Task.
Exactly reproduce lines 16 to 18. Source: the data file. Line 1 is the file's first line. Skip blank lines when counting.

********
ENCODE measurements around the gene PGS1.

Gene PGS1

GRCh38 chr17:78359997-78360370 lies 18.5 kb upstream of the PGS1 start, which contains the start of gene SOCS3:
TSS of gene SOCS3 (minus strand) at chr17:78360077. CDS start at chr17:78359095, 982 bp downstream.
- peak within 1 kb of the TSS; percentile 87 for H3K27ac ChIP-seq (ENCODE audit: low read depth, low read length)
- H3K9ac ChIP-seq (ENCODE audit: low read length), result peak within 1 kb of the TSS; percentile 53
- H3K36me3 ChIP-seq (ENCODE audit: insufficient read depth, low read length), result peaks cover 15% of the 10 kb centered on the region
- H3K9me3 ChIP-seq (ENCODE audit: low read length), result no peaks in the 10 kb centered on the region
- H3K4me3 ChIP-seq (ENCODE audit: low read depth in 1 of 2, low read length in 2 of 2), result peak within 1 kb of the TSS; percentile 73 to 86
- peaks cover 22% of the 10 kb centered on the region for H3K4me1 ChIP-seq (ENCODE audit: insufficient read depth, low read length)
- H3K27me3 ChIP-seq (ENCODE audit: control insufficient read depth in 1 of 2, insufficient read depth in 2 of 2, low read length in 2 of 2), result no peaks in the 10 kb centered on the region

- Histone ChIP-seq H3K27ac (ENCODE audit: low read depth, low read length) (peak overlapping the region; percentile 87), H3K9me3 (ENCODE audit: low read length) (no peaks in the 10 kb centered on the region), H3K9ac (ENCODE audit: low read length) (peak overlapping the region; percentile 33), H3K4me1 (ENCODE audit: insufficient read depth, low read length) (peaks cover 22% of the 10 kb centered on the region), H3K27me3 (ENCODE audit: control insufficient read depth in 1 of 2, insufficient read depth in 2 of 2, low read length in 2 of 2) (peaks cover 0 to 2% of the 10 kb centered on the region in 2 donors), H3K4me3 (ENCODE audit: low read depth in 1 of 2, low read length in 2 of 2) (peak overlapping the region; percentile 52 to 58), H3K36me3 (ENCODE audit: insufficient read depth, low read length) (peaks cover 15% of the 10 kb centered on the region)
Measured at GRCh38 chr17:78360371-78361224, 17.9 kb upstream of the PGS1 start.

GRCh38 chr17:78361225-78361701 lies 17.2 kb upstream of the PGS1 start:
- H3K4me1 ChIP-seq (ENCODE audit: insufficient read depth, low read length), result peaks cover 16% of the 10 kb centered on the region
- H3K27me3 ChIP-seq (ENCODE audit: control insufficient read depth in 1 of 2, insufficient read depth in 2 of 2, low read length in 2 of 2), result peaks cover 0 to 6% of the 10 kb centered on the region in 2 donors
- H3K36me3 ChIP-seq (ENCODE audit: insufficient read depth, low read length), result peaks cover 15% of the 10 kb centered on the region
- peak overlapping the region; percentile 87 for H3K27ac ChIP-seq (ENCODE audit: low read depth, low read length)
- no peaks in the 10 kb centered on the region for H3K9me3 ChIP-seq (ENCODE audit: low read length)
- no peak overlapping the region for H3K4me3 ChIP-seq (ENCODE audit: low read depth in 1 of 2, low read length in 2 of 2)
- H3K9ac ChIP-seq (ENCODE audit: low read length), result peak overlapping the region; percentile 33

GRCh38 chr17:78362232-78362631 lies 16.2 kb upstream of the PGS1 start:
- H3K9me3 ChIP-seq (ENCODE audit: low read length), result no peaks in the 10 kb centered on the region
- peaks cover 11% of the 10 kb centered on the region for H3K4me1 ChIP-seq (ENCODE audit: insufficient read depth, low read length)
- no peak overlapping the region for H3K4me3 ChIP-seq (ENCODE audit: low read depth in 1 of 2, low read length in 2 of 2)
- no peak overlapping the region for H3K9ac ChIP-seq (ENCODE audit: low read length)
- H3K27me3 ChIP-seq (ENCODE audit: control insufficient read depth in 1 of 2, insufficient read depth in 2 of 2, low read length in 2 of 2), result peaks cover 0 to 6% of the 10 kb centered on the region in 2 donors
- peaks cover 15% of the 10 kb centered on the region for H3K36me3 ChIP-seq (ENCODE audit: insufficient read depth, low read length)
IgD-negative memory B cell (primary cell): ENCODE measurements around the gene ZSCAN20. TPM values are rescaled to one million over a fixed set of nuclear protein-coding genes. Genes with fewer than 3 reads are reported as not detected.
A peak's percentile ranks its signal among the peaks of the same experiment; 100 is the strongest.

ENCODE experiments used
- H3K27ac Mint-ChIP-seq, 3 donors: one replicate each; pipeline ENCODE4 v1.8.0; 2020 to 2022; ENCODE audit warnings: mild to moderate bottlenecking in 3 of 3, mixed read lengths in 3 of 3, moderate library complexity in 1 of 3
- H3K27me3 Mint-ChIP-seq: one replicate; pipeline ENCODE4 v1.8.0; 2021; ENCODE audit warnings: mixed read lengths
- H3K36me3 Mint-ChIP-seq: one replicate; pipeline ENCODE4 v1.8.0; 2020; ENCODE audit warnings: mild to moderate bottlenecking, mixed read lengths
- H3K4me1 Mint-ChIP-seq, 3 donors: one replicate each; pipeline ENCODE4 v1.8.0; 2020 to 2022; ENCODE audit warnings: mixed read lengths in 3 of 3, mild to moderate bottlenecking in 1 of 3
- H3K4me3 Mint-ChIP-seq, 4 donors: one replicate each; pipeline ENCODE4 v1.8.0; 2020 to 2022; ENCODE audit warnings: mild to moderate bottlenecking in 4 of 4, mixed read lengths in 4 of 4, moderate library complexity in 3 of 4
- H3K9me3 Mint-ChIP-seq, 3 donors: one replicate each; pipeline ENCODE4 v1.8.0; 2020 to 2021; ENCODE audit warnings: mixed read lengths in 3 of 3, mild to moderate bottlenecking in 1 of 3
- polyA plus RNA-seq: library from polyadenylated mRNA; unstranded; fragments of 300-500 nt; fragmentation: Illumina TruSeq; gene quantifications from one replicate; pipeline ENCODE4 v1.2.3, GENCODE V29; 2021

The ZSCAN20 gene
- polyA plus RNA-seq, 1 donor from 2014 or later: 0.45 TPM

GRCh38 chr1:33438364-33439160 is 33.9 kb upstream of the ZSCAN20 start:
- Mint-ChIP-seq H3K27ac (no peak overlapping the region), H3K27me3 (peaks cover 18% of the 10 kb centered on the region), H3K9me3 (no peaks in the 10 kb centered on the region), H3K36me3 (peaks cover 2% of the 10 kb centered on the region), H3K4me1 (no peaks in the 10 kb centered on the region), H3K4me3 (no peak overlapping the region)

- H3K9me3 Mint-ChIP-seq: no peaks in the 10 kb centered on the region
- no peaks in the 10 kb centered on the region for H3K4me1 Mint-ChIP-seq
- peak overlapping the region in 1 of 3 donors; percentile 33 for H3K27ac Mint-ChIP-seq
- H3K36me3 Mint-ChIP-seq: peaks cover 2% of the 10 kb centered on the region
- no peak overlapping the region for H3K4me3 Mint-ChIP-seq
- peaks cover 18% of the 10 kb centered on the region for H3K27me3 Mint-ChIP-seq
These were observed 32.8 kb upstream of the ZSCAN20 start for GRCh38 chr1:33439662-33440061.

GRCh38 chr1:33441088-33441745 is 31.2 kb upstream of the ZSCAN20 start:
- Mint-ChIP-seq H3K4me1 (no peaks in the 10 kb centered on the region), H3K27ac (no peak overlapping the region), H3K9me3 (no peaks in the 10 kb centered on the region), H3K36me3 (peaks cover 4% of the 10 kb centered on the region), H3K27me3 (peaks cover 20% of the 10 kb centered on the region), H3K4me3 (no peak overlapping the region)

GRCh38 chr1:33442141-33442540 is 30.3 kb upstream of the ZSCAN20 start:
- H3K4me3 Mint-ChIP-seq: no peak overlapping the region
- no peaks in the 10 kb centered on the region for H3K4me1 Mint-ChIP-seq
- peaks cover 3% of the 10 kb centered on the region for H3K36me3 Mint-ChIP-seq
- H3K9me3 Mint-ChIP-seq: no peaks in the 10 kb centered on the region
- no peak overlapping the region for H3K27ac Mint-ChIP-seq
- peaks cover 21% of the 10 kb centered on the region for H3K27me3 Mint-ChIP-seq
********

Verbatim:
- H3K27me3 ChIP-seq (ENCODE audit: control insufficient read depth in 1 of 2, insufficient read depth in 2 of 2, low read length in 2 of 2), result peaks cover 0 to 6% of the 10 kb centered on the region in 2 donors
- H3K36me3 ChIP-seq (ENCODE audit: insufficient read depth, low read length), result peaks cover 15% of the 10 kb centered on the region
- peak overlapping the region; percentile 87 for H3K27ac ChIP-seq (ENCODE audit: low read depth, low read length)